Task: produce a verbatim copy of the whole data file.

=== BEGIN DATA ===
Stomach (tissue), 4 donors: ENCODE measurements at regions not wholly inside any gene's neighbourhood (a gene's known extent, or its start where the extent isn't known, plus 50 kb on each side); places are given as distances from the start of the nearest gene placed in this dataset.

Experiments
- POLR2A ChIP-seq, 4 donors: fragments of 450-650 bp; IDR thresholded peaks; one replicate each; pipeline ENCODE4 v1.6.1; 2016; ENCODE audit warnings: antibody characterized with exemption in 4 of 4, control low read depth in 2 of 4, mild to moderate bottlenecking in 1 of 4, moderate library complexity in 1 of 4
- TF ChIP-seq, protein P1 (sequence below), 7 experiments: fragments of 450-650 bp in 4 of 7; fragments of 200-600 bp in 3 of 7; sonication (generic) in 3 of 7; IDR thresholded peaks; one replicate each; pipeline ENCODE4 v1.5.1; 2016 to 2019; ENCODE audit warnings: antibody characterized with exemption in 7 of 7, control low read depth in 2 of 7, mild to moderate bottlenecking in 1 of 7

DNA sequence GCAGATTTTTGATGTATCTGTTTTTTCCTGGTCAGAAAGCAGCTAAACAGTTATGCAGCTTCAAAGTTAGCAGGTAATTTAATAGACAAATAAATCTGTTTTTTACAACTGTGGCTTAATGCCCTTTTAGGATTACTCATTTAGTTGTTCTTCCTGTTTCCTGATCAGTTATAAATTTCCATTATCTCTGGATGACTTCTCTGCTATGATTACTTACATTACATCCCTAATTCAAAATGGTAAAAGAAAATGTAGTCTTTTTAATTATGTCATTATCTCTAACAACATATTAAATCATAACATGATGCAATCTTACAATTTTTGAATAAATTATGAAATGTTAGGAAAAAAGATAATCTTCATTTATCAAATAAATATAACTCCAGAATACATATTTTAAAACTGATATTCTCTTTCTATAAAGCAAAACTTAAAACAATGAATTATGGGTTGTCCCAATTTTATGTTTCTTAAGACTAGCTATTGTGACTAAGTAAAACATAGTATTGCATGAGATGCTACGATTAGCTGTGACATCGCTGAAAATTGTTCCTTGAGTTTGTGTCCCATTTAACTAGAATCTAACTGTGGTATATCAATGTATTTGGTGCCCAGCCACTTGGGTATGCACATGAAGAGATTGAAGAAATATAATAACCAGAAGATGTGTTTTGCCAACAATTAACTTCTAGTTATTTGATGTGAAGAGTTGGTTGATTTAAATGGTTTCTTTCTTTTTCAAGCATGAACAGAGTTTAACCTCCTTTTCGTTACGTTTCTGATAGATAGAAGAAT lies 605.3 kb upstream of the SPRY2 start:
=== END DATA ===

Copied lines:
Stomach (tissue), 4 donors: ENCODE measurements at regions not wholly inside any gene's neighbourhood (a gene's known extent, or its start where the extent isn't known, plus 50 kb on each side); places are given as distances from the start of the nearest gene placed in this dataset.

Experiments
- POLR2A ChIP-seq, 4 donors: fragments of 450-650 bp; IDR thresholded peaks; one replicate each; pipeline ENCODE4 v1.6.1; 2016; ENCODE audit warnings: antibody characterized with exemption in 4 of 4, control low read depth in 2 of 4, mild to moderate bottlenecking in 1 of 4, moderate library complexity in 1 of 4
- TF ChIP-seq, protein P1 (sequence below), 7 experiments: fragments of 450-650 bp in 4 of 7; fragments of 200-600 bp in 3 of 7; sonication (generic) in 3 of 7; IDR thresholded peaks; one replicate each; pipeline ENCODE4 v1.5.1; 2016 to 2019; ENCODE audit warnings: antibody characterized with exemption in 7 of 7, control low read depth in 2 of 7, mild to moderate bottlenecking in 1 of 7

DNA sequence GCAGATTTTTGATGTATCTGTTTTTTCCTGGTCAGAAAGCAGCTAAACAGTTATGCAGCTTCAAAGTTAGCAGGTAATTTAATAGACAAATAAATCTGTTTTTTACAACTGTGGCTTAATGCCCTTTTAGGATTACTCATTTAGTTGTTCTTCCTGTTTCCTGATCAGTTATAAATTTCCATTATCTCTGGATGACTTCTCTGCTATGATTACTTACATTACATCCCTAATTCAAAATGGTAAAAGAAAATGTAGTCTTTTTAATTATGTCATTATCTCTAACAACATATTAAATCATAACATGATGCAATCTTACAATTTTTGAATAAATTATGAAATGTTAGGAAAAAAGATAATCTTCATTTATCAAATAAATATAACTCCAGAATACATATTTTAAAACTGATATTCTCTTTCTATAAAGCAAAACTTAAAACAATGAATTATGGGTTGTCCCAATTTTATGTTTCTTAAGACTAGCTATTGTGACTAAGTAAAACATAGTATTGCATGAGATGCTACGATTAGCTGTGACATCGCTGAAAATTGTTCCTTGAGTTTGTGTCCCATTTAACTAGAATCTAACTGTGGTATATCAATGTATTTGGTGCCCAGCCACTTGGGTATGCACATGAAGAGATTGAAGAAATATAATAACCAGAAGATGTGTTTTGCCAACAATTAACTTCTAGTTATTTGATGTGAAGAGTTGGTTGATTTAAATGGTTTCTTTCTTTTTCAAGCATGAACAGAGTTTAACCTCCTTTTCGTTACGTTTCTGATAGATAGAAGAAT lies 605.3 kb upstream of the SPRY2 start: